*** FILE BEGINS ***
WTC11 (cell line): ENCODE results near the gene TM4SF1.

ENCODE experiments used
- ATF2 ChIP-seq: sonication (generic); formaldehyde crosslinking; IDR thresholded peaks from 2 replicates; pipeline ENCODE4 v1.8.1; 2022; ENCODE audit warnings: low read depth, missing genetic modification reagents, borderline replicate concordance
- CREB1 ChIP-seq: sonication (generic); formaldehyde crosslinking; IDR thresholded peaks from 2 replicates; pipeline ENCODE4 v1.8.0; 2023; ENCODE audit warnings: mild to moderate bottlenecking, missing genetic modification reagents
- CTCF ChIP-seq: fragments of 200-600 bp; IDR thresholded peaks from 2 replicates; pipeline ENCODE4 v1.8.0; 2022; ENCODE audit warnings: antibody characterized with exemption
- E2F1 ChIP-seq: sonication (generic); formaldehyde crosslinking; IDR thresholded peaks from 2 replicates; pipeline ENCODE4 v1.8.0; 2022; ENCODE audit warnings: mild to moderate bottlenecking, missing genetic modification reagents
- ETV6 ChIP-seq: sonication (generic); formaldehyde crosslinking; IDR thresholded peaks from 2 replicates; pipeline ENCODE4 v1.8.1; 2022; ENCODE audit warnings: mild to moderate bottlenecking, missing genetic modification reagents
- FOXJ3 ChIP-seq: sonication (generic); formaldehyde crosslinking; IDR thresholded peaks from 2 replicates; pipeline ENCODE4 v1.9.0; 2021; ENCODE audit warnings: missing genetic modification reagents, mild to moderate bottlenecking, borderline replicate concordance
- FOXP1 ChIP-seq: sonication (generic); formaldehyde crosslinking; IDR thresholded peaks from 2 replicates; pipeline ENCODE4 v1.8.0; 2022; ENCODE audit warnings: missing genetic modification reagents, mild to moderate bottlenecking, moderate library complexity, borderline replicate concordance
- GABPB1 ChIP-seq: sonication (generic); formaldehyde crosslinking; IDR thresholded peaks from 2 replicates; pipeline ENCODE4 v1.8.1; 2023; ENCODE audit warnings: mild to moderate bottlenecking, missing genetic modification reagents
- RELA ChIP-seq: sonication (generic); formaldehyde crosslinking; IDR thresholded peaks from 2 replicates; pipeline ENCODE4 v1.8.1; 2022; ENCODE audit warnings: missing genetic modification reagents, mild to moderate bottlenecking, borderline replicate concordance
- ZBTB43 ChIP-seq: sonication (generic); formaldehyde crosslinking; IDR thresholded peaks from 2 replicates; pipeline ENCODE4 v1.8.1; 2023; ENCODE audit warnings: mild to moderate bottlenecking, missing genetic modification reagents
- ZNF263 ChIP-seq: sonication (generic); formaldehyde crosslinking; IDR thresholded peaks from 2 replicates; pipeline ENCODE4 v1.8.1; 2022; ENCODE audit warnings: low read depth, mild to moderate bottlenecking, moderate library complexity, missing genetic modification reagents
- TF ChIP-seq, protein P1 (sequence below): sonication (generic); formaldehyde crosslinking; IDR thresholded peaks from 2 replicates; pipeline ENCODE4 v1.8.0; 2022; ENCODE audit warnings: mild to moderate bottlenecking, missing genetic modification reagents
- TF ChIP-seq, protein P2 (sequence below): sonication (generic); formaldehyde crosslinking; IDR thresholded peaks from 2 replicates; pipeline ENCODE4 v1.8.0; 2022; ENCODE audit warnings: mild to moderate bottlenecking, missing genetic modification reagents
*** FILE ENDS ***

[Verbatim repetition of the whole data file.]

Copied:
WTC11 (cell line): ENCODE results near the gene TM4SF1.

ENCODE experiments used
- ATF2 ChIP-seq: sonication (generic); formaldehyde crosslinking; IDR thresholded peaks from 2 replicates; pipeline ENCODE4 v1.8.1; 2022; ENCODE audit warnings: low read depth, missing genetic modification reagents, borderline replicate concordance
- CREB1 ChIP-seq: sonication (generic); formaldehyde crosslinking; IDR thresholded peaks from 2 replicates; pipeline ENCODE4 v1.8.0; 2023; ENCODE audit warnings: mild to moderate bottlenecking, missing genetic modification reagents
- CTCF ChIP-seq: fragments of 200-600 bp; IDR thresholded peaks from 2 replicates; pipeline ENCODE4 v1.8.0; 2022; ENCODE audit warnings: antibody characterized with exemption
- E2F1 ChIP-seq: sonication (generic); formaldehyde crosslinking; IDR thresholded peaks from 2 replicates; pipeline ENCODE4 v1.8.0; 2022; ENCODE audit warnings: mild to moderate bottlenecking, missing genetic modification reagents
- ETV6 ChIP-seq: sonication (generic); formaldehyde crosslinking; IDR thresholded peaks from 2 replicates; pipeline ENCODE4 v1.8.1; 2022; ENCODE audit warnings: mild to moderate bottlenecking, missing genetic modification reagents
- FOXJ3 ChIP-seq: sonication (generic); formaldehyde crosslinking; IDR thresholded peaks from 2 replicates; pipeline ENCODE4 v1.9.0; 2021; ENCODE audit warnings: missing genetic modification reagents, mild to moderate bottlenecking, borderline replicate concordance
- FOXP1 ChIP-seq: sonication (generic); formaldehyde crosslinking; IDR thresholded peaks from 2 replicates; pipeline ENCODE4 v1.8.0; 2022; ENCODE audit warnings: missing genetic modification reagents, mild to moderate bottlenecking, moderate library complexity, borderline replicate concordance
- GABPB1 ChIP-seq: sonication (generic); formaldehyde crosslinking; IDR thresholded peaks from 2 replicates; pipeline ENCODE4 v1.8.1; 2023; ENCODE audit warnings: mild to moderate bottlenecking, missing genetic modification reagents
- RELA ChIP-seq: sonication (generic); formaldehyde crosslinking; IDR thresholded peaks from 2 replicates; pipeline ENCODE4 v1.8.1; 2022; ENCODE audit warnings: missing genetic modification reagents, mild to moderate bottlenecking, borderline replicate concordance
- ZBTB43 ChIP-seq: sonication (generic); formaldehyde crosslinking; IDR thresholded peaks from 2 replicates; pipeline ENCODE4 v1.8.1; 2023; ENCODE audit warnings: mild to moderate bottlenecking, missing genetic modification reagents
- ZNF263 ChIP-seq: sonication (generic); formaldehyde crosslinking; IDR thresholded peaks from 2 replicates; pipeline ENCODE4 v1.8.1; 2022; ENCODE audit warnings: low read depth, mild to moderate bottlenecking, moderate library complexity, missing genetic modification reagents
- TF ChIP-seq, protein P1 (sequence below): sonication (generic); formaldehyde crosslinking; IDR thresholded peaks from 2 replicates; pipeline ENCODE4 v1.8.0; 2022; ENCODE audit warnings: mild to moderate bottlenecking, missing genetic modification reagents
- TF ChIP-seq, protein P2 (sequence below): sonication (generic); formaldehyde crosslinking; IDR thresholded peaks from 2 replicates; pipeline ENCODE4 v1.8.0; 2022; ENCODE audit warnings: mild to moderate bottlenecking, missing genetic modification reagents